Cookies?
Library Header Image
LSE Theses Online London School of Economics web site

Technocratic governments: power, expertise and crisis politics in European democracies

Pastorella, Giulia (2016) Technocratic governments: power, expertise and crisis politics in European democracies. PhD thesis, The London School of Economics and Political Science (LSE).

[img]
Preview
Text - Submitted Version
Download (3MB) | Preview

Abstract

The aim of my thesis is to investigate the reasons for the appointment of technocratic governments in Europe. In order to do this, I conceptualise what technocratic governments are, both in terms of their own characteristics and in comparison with party governments. I problematize classic elements, such as independence, neutrality and expertise of ministers, and add further ones including the relation to electoral outcomes, their particular type of agenda, and the echo they have in the media. Having established that technocratic governments require a shift in politicians’ preferences away from typical office-seeking behaviour, I proceed to enquire as to the situations that make their appointment more likely. Through a statistical analysis on all European cabinets from 1977 to 2013, I identify situations of economic and political crises – in particular scandals - as the main variables influencing the likelihood of technocratic government appointments. I further examine how these crises have lead to these appointments by exploring cases of over 25 technocratic governments in a range of countries and years. The qualitative illustrative evidence highlights the importance of institutional characteristics of the given political system in which such governments were appointed. The status of the party system, the role of the Head of State and external pressures coming from international or supranational institutionas are thus shown to be important in technocratic cabinet appointments. Finally, I assess whether technocratic governments fit within the European democratic standards and conclude that technocratic governments are symptoms of the decline of party democracy, identifiable in the loosening of delegation and accountability ties between parties and cabinets, increasing external pressures on domestic political actors, and the weakening of partisan ideology-based politics. The thesis adds further elements to reinforce the already vast literature on the crisis of – especially party – democracy in Europe.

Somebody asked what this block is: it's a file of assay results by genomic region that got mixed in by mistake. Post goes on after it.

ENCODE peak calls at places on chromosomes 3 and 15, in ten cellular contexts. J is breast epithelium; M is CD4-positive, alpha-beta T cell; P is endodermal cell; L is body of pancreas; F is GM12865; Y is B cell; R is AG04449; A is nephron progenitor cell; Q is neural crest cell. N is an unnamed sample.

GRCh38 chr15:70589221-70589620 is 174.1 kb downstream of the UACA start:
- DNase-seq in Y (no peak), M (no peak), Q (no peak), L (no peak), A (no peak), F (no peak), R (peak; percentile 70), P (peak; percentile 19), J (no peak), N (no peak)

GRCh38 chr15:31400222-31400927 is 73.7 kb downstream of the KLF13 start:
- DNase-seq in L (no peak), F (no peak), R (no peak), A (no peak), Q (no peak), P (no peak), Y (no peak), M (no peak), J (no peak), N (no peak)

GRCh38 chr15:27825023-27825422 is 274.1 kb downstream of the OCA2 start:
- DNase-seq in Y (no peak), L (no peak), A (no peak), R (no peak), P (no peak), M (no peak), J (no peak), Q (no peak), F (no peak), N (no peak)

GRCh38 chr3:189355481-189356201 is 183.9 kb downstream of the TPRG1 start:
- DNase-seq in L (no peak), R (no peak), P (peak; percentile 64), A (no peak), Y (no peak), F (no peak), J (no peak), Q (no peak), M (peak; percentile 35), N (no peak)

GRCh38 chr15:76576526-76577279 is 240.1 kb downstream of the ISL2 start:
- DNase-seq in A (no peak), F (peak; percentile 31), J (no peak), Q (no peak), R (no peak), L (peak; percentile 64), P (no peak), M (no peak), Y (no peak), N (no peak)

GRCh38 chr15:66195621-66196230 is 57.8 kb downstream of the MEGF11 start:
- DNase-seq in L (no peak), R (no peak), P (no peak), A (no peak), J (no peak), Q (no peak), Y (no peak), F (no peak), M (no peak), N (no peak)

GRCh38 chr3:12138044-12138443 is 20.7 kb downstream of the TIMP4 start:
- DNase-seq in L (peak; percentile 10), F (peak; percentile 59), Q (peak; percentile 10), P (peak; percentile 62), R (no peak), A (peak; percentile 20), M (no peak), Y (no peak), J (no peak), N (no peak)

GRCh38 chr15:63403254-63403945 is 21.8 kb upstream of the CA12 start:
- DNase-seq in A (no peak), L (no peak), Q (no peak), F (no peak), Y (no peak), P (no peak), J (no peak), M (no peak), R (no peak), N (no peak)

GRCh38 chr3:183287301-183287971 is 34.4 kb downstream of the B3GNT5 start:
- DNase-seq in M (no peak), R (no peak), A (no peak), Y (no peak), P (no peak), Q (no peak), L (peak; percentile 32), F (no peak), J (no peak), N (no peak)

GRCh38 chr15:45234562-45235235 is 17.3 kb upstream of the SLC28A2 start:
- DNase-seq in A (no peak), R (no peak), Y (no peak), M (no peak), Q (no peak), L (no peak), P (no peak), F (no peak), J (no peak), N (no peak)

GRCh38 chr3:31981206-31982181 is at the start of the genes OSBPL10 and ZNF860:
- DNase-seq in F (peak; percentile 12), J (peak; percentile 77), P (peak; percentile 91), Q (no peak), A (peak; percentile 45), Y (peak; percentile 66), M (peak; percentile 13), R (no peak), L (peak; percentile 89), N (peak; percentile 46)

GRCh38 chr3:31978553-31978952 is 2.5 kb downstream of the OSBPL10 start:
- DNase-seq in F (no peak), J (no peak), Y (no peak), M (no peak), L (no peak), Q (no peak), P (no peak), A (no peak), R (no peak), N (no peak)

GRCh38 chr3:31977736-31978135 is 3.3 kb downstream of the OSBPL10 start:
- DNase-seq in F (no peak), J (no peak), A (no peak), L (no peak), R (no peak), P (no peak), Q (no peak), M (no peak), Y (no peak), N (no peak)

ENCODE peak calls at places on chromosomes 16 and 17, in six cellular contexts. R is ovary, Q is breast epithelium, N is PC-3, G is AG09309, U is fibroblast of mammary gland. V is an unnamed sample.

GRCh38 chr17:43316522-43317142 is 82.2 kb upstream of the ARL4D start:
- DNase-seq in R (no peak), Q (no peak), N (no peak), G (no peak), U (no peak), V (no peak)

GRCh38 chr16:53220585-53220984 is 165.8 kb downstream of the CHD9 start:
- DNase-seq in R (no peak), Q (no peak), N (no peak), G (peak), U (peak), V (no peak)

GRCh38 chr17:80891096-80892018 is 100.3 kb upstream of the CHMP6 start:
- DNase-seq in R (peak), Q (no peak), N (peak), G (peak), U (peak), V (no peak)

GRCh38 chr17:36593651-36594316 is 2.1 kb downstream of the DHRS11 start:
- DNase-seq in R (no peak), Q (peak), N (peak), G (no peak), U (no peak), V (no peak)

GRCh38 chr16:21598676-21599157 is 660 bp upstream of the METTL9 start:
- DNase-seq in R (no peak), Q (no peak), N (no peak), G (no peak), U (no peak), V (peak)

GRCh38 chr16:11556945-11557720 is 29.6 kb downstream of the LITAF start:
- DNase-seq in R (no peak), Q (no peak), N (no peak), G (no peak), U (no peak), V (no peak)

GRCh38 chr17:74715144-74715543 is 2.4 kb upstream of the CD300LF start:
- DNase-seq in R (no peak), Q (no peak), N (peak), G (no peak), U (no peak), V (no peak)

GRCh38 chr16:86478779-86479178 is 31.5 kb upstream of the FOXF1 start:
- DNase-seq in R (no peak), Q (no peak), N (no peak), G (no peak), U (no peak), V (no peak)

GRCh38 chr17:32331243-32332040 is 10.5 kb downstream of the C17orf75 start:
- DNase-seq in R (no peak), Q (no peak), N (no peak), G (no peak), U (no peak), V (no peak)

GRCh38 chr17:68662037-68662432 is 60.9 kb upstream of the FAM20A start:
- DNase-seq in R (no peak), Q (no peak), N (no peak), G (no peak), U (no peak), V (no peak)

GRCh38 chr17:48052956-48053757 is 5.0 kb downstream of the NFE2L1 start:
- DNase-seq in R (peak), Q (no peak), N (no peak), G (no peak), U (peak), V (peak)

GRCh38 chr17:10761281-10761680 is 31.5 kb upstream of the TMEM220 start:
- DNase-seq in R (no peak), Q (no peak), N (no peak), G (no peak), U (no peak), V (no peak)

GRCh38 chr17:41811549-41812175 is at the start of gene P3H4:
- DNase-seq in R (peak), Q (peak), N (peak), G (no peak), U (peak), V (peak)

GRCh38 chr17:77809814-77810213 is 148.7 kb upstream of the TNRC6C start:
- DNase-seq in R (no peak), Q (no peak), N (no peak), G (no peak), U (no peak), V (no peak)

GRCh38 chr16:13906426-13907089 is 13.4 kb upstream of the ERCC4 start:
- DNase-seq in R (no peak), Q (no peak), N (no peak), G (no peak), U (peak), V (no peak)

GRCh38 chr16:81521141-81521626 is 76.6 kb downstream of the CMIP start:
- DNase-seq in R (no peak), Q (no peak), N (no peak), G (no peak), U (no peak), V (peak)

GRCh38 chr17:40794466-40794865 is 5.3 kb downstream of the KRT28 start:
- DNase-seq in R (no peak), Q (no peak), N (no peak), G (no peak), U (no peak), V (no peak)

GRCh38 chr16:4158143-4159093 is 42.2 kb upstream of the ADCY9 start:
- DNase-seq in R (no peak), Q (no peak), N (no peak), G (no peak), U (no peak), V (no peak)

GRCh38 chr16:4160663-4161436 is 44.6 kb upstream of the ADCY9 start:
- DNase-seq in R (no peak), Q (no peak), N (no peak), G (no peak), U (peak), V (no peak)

Item Type: Thesis (PhD)
Additional Information: © 2016 Giulia Pastorella
Library of Congress subject classification: J Political Science > JN Political institutions (Europe)
Sets: Departments > European Institute
Supervisor: Hobolt, Sara and White, Jonathan
URI: http://etheses.lse.ac.uk/id/eprint/3364

Actions (login required)

Record administration - authorised staff only Record administration - authorised staff only

Downloads

Downloads per month over past year

View more statistics